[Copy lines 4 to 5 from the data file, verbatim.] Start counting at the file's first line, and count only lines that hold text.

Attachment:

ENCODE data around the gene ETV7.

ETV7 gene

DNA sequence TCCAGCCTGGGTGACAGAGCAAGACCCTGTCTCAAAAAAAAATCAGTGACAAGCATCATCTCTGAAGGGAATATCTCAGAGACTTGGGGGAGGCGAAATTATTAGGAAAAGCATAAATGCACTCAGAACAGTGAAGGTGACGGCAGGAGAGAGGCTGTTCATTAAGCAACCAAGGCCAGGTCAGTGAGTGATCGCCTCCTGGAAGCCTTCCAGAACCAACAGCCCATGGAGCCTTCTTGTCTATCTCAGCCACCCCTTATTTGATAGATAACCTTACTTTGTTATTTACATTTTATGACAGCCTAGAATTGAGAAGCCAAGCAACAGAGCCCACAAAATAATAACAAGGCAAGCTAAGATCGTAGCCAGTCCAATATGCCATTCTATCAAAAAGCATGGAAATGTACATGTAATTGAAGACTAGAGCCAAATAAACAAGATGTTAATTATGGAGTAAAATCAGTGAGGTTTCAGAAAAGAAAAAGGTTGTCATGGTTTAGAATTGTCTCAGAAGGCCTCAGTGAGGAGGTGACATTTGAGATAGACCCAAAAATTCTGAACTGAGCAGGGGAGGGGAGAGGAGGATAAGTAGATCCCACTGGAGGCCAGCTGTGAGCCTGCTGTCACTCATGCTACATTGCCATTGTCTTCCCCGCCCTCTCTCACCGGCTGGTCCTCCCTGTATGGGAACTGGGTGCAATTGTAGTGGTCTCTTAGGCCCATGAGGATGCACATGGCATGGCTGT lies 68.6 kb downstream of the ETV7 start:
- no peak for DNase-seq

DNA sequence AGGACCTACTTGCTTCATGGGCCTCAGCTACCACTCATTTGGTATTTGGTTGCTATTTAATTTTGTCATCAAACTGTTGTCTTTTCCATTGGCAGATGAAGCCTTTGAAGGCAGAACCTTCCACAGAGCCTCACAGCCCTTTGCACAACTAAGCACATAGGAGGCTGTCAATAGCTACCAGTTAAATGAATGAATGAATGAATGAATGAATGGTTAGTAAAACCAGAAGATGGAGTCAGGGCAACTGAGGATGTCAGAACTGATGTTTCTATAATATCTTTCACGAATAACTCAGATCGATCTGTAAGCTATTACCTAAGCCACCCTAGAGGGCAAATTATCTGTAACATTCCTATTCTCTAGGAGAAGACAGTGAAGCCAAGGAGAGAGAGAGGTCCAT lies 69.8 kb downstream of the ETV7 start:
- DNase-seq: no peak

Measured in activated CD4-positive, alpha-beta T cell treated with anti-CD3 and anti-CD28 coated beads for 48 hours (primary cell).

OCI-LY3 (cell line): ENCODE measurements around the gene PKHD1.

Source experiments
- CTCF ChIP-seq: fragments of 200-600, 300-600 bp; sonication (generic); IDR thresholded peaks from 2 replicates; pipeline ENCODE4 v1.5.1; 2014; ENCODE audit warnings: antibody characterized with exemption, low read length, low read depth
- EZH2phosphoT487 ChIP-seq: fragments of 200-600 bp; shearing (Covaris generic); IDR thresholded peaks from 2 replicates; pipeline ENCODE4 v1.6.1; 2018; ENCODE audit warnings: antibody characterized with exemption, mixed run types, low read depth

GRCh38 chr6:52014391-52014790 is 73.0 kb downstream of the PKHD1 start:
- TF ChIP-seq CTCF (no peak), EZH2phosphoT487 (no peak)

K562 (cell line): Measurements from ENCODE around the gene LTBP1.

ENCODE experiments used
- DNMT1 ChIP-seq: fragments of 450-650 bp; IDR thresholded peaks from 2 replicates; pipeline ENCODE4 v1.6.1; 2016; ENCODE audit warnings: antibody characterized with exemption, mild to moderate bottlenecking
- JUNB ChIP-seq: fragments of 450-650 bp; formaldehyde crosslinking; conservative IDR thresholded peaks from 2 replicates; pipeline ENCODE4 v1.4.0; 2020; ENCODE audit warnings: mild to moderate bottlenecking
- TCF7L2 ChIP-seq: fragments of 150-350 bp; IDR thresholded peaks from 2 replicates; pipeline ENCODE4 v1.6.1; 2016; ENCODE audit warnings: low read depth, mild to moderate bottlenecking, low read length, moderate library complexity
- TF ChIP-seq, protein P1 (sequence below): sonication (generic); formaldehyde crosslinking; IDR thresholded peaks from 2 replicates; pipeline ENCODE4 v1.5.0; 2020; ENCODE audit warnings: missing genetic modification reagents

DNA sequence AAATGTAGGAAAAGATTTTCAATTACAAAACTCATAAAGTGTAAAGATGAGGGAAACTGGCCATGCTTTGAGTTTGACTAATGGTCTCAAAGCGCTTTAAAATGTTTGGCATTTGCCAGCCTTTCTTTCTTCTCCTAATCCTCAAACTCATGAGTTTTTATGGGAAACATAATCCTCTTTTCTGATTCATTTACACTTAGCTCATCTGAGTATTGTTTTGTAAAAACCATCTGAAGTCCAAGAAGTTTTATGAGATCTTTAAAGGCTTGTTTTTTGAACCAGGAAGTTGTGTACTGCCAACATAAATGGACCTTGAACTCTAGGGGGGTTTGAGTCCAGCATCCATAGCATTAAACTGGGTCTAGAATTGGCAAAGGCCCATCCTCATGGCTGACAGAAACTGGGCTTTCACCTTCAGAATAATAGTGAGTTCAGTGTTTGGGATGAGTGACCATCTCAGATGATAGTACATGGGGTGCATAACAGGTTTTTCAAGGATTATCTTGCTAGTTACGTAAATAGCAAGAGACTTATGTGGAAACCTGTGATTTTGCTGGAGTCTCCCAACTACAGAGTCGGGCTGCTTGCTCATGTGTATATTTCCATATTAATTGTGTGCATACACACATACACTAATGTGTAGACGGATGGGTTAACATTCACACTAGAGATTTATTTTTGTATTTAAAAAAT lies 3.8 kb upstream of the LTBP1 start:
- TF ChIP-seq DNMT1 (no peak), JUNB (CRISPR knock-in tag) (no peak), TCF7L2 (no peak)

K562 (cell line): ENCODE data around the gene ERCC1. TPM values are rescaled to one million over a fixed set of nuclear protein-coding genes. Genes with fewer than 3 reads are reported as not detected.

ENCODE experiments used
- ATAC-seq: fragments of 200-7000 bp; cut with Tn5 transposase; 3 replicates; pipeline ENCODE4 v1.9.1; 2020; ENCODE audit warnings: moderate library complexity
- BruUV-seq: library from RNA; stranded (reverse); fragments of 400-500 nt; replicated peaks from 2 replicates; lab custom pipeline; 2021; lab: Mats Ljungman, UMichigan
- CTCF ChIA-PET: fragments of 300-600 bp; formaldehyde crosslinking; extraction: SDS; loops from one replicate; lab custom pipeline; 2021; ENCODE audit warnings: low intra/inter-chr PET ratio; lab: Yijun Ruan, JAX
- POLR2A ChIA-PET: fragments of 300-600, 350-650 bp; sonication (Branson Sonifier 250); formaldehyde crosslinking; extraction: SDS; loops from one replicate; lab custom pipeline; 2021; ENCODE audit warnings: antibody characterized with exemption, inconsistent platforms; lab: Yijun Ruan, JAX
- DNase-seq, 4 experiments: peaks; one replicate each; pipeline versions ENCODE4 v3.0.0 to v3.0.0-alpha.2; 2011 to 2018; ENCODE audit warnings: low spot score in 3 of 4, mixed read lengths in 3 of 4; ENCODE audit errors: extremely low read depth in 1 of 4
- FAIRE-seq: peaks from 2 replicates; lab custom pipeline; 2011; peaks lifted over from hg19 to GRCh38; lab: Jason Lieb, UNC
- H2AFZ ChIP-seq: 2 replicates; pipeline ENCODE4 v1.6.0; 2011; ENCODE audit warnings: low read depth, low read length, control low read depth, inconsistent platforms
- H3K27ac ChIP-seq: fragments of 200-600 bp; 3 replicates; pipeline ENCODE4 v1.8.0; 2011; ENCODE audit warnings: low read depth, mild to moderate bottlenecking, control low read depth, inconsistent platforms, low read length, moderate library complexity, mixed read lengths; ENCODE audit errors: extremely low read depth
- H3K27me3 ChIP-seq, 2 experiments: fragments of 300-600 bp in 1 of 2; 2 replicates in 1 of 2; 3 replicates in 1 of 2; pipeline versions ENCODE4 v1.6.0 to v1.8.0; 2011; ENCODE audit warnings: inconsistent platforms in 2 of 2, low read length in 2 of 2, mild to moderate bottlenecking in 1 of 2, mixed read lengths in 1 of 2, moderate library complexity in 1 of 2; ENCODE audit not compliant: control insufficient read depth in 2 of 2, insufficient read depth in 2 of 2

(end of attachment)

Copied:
- no peak for DNase-seq

DNA sequence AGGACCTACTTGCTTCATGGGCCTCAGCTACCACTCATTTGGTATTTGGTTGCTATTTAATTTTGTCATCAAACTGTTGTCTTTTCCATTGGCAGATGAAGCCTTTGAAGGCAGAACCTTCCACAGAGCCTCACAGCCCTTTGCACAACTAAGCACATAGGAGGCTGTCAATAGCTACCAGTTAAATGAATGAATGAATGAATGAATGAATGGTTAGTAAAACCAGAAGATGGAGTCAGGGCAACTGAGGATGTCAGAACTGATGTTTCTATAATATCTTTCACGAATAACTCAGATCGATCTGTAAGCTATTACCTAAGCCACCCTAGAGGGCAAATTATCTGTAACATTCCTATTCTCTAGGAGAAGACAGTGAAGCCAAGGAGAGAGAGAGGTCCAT lies 69.8 kb downstream of the ETV7 start: